To begin with, Cavanaugh demonstrates that the very concept of religion is problematic and thus renders any neat parsing of violence into either religious or secular categories tenuous at best.  Moreover, the nation state precedes the so called wars of religion and is best seen as a contributing cause, not an effect of the wars.  The historical realities of the wars resist the simplistic “Wars of Religion” schema anyway.  For example, during the  Thirty Years’ War, Catholics were at times fighting other Catholics and sometimes in league with Protestants.  The Thirty Years’ War as it turns out was a scramble by competing dynasties and rising national governments to fill the power vacuum created by the collapse of the medieval political order.  Furthermore, Cavanaugh suggests that the state co-opted and assumed for itself many of  the qualities of the church creating, as one reviewer put it, “its own sacred space, with its own rituals, hymns, and theology, and its own universal mission.”  In the end, the secular nation state, particularly in its 20th century totalitarian apotheosis, hardly appears as the champion of reason, peace, and tolerance.  The nation state secured its status by monopolizing the use of coercive force.  In doing so, however, it clearly did not put an end to violence.

Cavanaugh presents a counter-intuitive thesis and he takes care to make his case.  It is a case he has been working out since 1995 when, as a graduate student, he published “‘A fire strong enough to consume the house:’ The Wars of Religion and the Rise of the Nation State.” In the intervening years he has honed and strengthened his argument which finds mature expression in the The Myth of Religious Violence.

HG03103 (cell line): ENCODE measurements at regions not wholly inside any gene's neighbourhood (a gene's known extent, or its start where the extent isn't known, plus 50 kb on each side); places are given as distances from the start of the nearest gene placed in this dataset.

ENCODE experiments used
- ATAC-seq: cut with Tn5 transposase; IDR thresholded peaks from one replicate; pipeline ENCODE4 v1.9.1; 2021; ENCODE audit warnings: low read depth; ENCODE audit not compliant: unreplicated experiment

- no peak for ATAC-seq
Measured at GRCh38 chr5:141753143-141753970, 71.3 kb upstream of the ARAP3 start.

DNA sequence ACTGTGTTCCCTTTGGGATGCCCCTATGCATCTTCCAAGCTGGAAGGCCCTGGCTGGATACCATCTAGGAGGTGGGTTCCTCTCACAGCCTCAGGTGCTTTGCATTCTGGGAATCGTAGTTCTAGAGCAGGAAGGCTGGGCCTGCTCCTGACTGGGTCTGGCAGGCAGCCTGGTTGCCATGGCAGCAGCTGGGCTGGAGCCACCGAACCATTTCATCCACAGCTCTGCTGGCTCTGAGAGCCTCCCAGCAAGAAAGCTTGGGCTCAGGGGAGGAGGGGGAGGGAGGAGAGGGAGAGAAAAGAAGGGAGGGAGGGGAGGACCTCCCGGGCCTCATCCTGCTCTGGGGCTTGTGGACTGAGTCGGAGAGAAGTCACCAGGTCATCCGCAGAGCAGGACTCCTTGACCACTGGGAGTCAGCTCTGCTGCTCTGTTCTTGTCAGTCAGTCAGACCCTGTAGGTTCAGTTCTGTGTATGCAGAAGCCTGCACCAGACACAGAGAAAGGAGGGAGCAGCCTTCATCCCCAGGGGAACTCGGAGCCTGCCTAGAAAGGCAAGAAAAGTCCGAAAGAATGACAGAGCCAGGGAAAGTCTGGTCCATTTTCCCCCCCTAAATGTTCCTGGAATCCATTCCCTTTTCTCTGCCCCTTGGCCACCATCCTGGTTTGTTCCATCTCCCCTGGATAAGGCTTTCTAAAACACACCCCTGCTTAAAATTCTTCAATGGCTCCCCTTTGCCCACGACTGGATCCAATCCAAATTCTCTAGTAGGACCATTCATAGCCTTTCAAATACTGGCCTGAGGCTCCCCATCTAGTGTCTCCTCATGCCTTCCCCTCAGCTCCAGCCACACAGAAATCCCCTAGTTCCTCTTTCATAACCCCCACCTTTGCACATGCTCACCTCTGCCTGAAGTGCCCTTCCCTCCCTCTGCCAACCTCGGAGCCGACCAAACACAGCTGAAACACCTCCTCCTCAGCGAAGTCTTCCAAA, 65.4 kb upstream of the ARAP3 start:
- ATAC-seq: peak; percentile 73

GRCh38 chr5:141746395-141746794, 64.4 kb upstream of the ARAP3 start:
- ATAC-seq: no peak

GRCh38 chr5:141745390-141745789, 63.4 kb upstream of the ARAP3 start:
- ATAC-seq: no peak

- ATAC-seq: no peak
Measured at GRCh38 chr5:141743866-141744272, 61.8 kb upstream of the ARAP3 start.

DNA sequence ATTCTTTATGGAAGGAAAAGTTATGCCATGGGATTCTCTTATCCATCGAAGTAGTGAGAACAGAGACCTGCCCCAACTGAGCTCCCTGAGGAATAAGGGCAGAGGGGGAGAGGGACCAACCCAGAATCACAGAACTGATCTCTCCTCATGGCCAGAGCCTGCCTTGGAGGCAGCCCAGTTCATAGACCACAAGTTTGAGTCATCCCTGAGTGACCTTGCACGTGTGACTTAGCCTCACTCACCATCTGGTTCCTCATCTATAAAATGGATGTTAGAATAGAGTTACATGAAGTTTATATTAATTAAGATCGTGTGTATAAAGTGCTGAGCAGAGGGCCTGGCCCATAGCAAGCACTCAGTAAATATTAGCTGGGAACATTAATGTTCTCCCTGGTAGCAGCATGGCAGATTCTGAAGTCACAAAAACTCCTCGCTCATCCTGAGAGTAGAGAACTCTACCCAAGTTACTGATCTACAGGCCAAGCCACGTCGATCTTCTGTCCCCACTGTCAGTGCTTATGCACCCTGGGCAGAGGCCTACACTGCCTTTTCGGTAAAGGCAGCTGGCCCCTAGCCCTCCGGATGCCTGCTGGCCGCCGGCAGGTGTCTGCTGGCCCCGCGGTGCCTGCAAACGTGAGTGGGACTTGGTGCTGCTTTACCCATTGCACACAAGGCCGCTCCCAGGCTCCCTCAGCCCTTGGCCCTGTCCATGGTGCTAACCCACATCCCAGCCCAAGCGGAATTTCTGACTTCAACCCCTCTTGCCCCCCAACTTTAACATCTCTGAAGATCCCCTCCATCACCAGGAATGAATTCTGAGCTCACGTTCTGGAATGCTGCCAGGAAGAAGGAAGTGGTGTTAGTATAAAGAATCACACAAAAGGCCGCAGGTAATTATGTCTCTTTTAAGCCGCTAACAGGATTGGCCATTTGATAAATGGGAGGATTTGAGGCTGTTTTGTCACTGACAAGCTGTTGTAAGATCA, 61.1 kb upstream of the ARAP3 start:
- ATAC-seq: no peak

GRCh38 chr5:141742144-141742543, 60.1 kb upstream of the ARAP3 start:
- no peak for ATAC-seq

Whether one ultimately agrees with Cavanaugh’s thesis or not, his work highlights two important considerations regarding historical narratives.  First, historical reality is usually more complex than the stories we tell, and the complexity matters.  We are living through a cultural moment when historical awareness is a rare commodity, so perhaps we shouldn’t complain too much about shallow historical knowledge when the alternative may be no historical knowledge.  But that said, much of what does pass for historical knowledge too frequently is filtered through Hollywood, the entertainment industry, or the talk-show circuit, and for all these subtlety must necessarily be sacrificed to the demands of the medium.  The big picture sometimes is painted at the expense of important details, so much so that the big picture is rendered misleading.

Perhaps most days of the week, this is not a terribly important consideration.  But it can become very significant under certain circumstances.  When a historical narrative is hotly contested and passionately defended it is usually because the real battle is over the present.  Consider heated debates about the Christian or secular origins of the American constitutional order, or arguments over the causes of the American Civil War and Southern identity.  Leaving the terrain of American history, consider the Armenian genocide, the Japanese atrocities at Nanking, or the the tangled history of the Balkans.  In each case the real issue is clearly not the accuracy of our historical memory so much as it is the perceived implications for the present.  In other words, we fight for our vision for the present on the battlefield of the past.  This raises a host of other questions related to the status of arguments from history, philosophies of history, and historiography.  These sorts of questions, however, are rarely raised at rallies or on television — it would be hard to fit them on a placard or in a 10 second sound bite.

A debate about the origins of the modern nation state is likewise about more than historical accuracy.  Critics of religion and the place of religion in public life, Christopher Hitchens and Sam Harris for example, have made the historical narrative we began with a key component of their case — religion kills, the secular state saves.  Cavanaugh has offered the compelling rejoinder.

Either way it appears Faulkner was right:  “The past is never dead.  It’s not even past.”


You can listen to a lecture and link to a number of essays by Cavanaugh here.